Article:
Posted on Tuesday, January 17 2012 @ 12:48:57 Eastern
A long time ago, I wrote a blog about growing up with the military, and what it could mean should I have to go to war. Well, I had to. Given my job choice, it was inevitable. The primary mission at Minot, ND is nuclear security. We don't send troops often, but my squad got picked from Global Strike Command to do time in the desert. We would be providing close security for VIPs conducting the "hearts and minds" talks with locals. As a warning, some of this is going to be graphic, and maybe offensive. If you don't agree with this topic, you don't have to be here.
The first issue we ran into was due to unit cohesion. We just found out that one of the Army guys was gay. One of the religious guys on our squad lost his mind and refused to stack up. We were about to secure a derelict gas station to use as a brief rest while maintenance was done on the Hummers. We decided on dual entry to separate the quarrelers and we made a fast breach. No hostilities or suspicious packages. Now our cross jumper accused the gay man of flagging him with his weapon. The shouting match attracted the attention of a nearby goat farmer, who had access to the basement without our knowledge. He ran upstairs and knocked down a shelf that was blocking a door we hadn't seen. Unfortunately I was the closest one. Frantically yelling, the man grabbed for my rifle as I raised it. Given his position and mine, the quickest option was to smash my weapon into his face. The corner below the barrel and at the top of the magazine well struck the man in the mouth. Teeth on metal. The scream of anger and pain. The man went down hard at my feet, and I launched my right boot to keep him down. Steel toe boots make a specific sound when they hit flesh and bone. More teeth came out, and I split his lower jaw in two. I'd kicked him under the chin.
Our next issue came from a misfired IED. The charge disabled our Hummer, but only briefly. When stopped, we got rushed by three men. Being in the killzone of an ambush might be the worst place to be in the whole world. We bailed out of the left side while our gunner engaged to the right. With a disabled vehicle, you have to fight through the ambush while the other vehicles flank. The massive eruption of gunfire from our heavy gunners was thunderous. The house on the ridge above us was being torn apart from both sides. The three men sent to kill us had pinned our heavy gunner and advanced.
Close range combat is a nasty, nasty thing. You can see the anger, the sweat, you can smell the piss and the blood. What lasted only twenty eight seconds felt like forever. I pivoted around the hood of the hummer to return fire and release our heavy gunner from suppression. My M68 was on almost full blast, and I set the dot on the left side of the man's heart. This is my biggest worry. This is why I hesitated to join. This guy probably had a family. He looked old enough. He didn't act at all afraid of his weapon or his impending doom. The viscious snarl told me he was fully dedicated. The first thought through my head was an apology. I told his wife, his son, his daughter, his brothers....I told them all that I was sorry to take him away. I also have a family. I hope they would understand.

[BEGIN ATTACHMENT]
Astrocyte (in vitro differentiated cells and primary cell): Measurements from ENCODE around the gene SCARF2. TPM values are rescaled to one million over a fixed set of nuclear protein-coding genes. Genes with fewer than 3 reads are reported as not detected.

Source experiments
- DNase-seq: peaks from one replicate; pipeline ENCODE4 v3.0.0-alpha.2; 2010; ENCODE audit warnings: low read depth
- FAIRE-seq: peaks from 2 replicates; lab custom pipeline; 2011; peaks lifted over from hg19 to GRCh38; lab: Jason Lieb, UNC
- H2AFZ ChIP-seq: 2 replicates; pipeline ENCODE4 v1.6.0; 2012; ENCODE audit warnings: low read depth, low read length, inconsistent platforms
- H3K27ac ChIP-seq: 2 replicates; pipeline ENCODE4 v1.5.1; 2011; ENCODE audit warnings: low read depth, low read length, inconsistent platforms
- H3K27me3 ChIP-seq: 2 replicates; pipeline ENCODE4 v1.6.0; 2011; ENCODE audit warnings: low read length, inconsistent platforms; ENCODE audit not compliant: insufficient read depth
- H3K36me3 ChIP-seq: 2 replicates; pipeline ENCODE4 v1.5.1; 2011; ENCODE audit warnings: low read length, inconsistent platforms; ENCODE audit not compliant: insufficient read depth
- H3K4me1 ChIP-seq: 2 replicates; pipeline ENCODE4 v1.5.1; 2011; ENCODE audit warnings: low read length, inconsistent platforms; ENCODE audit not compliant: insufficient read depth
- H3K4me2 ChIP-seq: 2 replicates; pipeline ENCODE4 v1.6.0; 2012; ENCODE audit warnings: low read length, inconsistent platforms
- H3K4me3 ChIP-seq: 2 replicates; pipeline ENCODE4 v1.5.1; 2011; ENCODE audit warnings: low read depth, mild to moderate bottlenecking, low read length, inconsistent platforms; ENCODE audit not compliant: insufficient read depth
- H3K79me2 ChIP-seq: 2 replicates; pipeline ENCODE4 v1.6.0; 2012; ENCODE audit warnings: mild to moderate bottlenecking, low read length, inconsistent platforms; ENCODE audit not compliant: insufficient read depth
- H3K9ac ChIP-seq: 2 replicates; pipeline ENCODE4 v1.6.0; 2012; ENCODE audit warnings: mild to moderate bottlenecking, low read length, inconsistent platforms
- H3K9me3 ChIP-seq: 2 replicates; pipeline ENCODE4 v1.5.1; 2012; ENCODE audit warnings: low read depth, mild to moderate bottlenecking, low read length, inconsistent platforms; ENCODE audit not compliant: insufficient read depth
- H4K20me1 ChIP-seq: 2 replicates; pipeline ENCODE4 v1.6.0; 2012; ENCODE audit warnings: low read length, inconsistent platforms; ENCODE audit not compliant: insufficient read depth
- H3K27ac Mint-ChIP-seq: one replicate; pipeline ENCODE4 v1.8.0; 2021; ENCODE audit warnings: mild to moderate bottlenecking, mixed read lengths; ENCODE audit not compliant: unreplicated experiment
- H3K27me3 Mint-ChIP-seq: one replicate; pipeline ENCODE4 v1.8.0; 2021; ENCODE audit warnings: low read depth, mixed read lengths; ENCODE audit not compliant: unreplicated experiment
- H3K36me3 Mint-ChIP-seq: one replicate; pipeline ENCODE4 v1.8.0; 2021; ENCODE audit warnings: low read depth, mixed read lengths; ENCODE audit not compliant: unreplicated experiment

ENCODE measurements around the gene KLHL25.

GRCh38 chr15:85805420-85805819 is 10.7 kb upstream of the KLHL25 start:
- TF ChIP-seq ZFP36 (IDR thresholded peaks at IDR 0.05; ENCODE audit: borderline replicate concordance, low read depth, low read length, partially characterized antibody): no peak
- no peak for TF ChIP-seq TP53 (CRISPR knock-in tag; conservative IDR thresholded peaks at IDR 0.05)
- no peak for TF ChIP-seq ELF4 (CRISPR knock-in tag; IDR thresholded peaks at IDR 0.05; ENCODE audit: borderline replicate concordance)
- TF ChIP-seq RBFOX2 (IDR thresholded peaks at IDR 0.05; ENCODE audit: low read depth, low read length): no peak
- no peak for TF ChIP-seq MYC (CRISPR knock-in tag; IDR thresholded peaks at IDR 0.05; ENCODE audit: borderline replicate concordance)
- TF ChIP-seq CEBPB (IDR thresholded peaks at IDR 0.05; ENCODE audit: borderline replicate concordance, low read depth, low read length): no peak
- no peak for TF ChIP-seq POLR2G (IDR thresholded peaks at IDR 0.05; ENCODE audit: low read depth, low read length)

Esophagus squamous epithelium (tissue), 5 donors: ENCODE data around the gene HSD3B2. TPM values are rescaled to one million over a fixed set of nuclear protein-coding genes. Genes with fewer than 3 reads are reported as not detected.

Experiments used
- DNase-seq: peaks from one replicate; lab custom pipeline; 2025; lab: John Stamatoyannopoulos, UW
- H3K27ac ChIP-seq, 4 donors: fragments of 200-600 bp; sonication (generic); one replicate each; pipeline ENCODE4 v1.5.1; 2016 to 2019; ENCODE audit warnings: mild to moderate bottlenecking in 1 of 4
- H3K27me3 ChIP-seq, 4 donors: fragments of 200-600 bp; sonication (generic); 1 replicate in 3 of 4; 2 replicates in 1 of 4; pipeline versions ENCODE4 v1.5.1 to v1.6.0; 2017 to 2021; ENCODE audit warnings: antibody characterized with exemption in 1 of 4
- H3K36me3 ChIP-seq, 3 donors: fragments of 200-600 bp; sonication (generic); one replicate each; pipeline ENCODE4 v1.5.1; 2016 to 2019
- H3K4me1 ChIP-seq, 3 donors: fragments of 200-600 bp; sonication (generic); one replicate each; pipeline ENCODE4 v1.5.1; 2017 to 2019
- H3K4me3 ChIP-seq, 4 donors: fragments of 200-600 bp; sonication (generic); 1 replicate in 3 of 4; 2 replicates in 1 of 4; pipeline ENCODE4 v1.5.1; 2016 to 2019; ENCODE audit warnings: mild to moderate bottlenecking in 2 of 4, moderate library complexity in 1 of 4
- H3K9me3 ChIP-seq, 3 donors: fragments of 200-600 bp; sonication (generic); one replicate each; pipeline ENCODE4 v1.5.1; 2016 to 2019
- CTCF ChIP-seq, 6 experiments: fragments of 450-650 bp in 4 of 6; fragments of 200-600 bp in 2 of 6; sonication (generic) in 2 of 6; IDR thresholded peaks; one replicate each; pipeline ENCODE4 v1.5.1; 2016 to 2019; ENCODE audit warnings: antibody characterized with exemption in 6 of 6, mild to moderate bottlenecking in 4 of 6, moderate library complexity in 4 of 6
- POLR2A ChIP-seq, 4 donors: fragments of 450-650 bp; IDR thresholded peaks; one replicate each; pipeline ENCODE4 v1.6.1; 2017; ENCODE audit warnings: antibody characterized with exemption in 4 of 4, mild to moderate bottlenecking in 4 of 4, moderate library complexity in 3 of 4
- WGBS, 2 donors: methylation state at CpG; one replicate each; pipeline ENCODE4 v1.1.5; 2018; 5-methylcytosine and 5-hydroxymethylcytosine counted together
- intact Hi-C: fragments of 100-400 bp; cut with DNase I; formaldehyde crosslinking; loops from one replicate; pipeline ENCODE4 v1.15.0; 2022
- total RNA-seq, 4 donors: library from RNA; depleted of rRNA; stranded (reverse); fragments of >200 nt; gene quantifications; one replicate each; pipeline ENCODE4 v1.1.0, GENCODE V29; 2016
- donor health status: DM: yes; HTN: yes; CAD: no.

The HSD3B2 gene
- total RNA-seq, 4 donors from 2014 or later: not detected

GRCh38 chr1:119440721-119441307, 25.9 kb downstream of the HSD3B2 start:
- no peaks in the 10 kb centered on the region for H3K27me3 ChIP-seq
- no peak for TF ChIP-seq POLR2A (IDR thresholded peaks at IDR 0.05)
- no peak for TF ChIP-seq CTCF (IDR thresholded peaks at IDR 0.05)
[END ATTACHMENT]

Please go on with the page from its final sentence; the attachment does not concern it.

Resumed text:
My first shot went true. The first round is a tracer, and I watched it go through him and continue up the hill, striking the house. Given how I was leaning on the hummer for suppert, the recoil of my rifle put my dot on the mans angry mouth. I quickly squeezed again and sent another round into him. This round cut the brain stem, and removed the back of his head completely. The round must have hit a tooth and tumbled. He went down like a ragdoll. It looked very unnatural. I took the time to throw up before I backed around to check my team mates. My heavy gunner was stuck on the handle that rotates the turret, trying to get out, and my grenadier was engaged in hand to hand, and losing. The man had just gotten a hold of him and threw him over his shoulder, judo style. My man hit the ground hard, but had pulled his M9 out and fired first. As he fired, the assistant gunner opened fire as well with his M4. The man stumbled backwards right in front of me. I hooked an arm around his neck and pivoted my hips around to throw him. He was dead before he hit the ground, and he lay face down, motionless.
After all of this, in the 8 months I was deployed, I fired my weapon twice. Two rounds changed my life. I now think about staying in or getting out. Will I be that lucky next time? But, will the that replaces me make the wrong choice and let his team get killed? At least you respawn in battlefield. To my fellow vets, thank you for your service.
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